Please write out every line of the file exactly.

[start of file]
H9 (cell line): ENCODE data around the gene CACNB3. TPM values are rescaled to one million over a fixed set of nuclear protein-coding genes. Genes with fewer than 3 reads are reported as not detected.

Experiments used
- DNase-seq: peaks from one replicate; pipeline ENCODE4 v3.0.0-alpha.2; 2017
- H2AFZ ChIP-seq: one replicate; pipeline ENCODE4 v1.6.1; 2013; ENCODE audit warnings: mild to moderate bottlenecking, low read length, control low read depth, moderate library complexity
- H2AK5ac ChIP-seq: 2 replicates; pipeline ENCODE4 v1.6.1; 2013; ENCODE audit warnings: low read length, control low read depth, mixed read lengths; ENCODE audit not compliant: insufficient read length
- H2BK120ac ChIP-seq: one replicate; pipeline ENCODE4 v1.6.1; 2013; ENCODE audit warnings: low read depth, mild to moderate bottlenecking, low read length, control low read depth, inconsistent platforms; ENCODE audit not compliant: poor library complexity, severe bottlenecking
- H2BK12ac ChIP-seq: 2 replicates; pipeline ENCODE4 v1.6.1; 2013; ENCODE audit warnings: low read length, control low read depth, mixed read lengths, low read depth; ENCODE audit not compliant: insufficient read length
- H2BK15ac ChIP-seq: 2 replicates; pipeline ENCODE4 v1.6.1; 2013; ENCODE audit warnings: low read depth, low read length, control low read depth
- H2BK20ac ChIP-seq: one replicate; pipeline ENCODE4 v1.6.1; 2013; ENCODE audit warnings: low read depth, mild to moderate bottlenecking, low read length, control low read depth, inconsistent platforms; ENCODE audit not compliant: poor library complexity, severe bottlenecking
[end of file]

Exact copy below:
H9 (cell line): ENCODE data around the gene CACNB3. TPM values are rescaled to one million over a fixed set of nuclear protein-coding genes. Genes with fewer than 3 reads are reported as not detected.

Experiments used
- DNase-seq: peaks from one replicate; pipeline ENCODE4 v3.0.0-alpha.2; 2017
- H2AFZ ChIP-seq: one replicate; pipeline ENCODE4 v1.6.1; 2013; ENCODE audit warnings: mild to moderate bottlenecking, low read length, control low read depth, moderate library complexity
- H2AK5ac ChIP-seq: 2 replicates; pipeline ENCODE4 v1.6.1; 2013; ENCODE audit warnings: low read length, control low read depth, mixed read lengths; ENCODE audit not compliant: insufficient read length
- H2BK120ac ChIP-seq: one replicate; pipeline ENCODE4 v1.6.1; 2013; ENCODE audit warnings: low read depth, mild to moderate bottlenecking, low read length, control low read depth, inconsistent platforms; ENCODE audit not compliant: poor library complexity, severe bottlenecking
- H2BK12ac ChIP-seq: 2 replicates; pipeline ENCODE4 v1.6.1; 2013; ENCODE audit warnings: low read length, control low read depth, mixed read lengths, low read depth; ENCODE audit not compliant: insufficient read length
- H2BK15ac ChIP-seq: 2 replicates; pipeline ENCODE4 v1.6.1; 2013; ENCODE audit warnings: low read depth, low read length, control low read depth
- H2BK20ac ChIP-seq: one replicate; pipeline ENCODE4 v1.6.1; 2013; ENCODE audit warnings: low read depth, mild to moderate bottlenecking, low read length, control low read depth, inconsistent platforms; ENCODE audit not compliant: poor library complexity, severe bottlenecking